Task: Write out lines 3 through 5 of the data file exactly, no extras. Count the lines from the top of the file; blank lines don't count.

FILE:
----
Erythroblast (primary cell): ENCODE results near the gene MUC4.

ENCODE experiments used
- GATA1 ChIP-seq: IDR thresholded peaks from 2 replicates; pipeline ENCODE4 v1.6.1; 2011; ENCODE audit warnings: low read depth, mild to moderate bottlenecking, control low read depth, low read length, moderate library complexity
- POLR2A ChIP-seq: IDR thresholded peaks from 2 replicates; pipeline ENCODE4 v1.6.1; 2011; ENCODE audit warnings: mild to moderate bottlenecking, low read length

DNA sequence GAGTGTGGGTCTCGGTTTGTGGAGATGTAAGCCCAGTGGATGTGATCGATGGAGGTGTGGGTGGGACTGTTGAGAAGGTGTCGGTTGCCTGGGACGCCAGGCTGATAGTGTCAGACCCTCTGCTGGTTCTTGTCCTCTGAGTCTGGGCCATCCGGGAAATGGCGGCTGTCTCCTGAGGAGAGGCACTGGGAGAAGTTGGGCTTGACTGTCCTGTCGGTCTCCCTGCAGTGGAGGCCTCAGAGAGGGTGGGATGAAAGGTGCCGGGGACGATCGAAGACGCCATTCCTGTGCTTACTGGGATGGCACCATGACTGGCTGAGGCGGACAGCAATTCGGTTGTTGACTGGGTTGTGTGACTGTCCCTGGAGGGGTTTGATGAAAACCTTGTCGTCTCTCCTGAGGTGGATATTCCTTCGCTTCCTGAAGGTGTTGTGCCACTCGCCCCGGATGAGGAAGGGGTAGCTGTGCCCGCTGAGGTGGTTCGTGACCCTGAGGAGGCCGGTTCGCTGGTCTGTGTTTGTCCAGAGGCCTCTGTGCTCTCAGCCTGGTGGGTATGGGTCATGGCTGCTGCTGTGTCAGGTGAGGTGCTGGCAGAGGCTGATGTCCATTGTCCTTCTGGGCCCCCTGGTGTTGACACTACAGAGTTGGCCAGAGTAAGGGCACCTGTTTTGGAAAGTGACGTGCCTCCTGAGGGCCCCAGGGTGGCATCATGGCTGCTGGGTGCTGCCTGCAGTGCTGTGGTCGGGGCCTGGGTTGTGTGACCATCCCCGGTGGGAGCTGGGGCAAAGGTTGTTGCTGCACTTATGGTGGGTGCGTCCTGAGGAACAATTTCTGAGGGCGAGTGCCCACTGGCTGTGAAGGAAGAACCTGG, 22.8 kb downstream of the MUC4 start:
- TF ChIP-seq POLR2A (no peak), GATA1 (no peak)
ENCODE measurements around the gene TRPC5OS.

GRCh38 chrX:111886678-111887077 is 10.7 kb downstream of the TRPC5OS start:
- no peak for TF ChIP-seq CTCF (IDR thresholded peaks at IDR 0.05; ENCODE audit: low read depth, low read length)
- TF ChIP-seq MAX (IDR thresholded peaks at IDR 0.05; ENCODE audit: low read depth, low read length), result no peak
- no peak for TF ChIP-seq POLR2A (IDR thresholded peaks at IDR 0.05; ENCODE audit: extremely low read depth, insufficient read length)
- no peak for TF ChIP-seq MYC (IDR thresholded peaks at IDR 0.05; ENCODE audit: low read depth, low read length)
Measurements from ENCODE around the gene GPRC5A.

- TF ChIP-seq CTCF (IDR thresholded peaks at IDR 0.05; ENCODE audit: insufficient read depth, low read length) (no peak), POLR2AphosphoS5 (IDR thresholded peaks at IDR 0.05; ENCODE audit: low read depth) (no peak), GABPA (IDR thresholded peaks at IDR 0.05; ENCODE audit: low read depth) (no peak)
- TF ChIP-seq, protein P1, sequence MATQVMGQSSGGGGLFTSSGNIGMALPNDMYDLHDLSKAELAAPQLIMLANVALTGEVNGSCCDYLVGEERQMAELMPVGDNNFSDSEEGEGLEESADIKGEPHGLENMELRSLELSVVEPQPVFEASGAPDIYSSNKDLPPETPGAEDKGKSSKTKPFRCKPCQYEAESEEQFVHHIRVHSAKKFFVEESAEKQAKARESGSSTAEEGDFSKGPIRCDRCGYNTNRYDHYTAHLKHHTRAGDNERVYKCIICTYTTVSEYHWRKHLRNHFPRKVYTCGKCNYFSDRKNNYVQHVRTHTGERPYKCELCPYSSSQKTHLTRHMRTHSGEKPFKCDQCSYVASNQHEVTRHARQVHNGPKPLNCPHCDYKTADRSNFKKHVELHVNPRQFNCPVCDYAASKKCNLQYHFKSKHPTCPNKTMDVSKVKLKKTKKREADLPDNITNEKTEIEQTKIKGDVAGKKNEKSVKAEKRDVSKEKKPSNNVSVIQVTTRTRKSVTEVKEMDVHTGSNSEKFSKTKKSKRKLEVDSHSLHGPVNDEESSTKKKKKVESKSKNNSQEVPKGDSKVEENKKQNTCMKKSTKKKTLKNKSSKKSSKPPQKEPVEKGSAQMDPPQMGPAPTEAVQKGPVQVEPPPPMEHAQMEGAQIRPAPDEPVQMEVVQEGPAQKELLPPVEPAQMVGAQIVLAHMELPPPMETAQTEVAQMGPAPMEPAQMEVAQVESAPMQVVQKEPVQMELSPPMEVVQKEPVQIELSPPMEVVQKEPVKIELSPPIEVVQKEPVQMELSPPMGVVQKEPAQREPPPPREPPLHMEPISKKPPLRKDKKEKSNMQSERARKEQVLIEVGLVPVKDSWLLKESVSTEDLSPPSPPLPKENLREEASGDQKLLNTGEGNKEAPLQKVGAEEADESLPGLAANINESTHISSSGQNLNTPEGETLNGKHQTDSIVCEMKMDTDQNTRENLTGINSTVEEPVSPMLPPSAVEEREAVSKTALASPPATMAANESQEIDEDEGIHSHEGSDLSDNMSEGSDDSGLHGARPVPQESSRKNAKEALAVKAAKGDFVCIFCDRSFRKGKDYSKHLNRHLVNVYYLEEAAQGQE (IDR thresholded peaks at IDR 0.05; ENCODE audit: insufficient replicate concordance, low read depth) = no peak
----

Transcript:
- GATA1 ChIP-seq: IDR thresholded peaks from 2 replicates; pipeline ENCODE4 v1.6.1; 2011; ENCODE audit warnings: low read depth, mild to moderate bottlenecking, control low read depth, low read length, moderate library complexity
- POLR2A ChIP-seq: IDR thresholded peaks from 2 replicates; pipeline ENCODE4 v1.6.1; 2011; ENCODE audit warnings: mild to moderate bottlenecking, low read length

DNA sequence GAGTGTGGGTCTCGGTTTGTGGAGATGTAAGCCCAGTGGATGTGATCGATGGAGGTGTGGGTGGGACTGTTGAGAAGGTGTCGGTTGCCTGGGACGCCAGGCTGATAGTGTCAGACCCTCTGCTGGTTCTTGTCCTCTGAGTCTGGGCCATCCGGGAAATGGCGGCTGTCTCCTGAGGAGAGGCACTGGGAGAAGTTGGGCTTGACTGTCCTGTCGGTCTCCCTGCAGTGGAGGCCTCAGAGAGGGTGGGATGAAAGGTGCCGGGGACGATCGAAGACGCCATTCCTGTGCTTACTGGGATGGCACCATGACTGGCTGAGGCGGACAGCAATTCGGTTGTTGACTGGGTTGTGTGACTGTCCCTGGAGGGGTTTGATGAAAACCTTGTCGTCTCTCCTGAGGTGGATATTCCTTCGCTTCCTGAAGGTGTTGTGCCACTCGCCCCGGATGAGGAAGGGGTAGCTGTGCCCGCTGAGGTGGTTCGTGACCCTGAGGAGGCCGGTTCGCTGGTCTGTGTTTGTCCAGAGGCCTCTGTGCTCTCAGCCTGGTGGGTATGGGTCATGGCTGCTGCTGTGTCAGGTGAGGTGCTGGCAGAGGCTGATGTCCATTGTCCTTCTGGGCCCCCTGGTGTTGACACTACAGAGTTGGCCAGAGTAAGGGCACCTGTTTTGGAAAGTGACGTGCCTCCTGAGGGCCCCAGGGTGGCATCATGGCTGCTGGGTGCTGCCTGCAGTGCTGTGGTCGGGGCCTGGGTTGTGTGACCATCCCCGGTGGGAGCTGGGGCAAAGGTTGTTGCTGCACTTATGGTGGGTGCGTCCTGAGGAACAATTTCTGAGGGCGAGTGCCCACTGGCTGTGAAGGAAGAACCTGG, 22.8 kb downstream of the MUC4 start: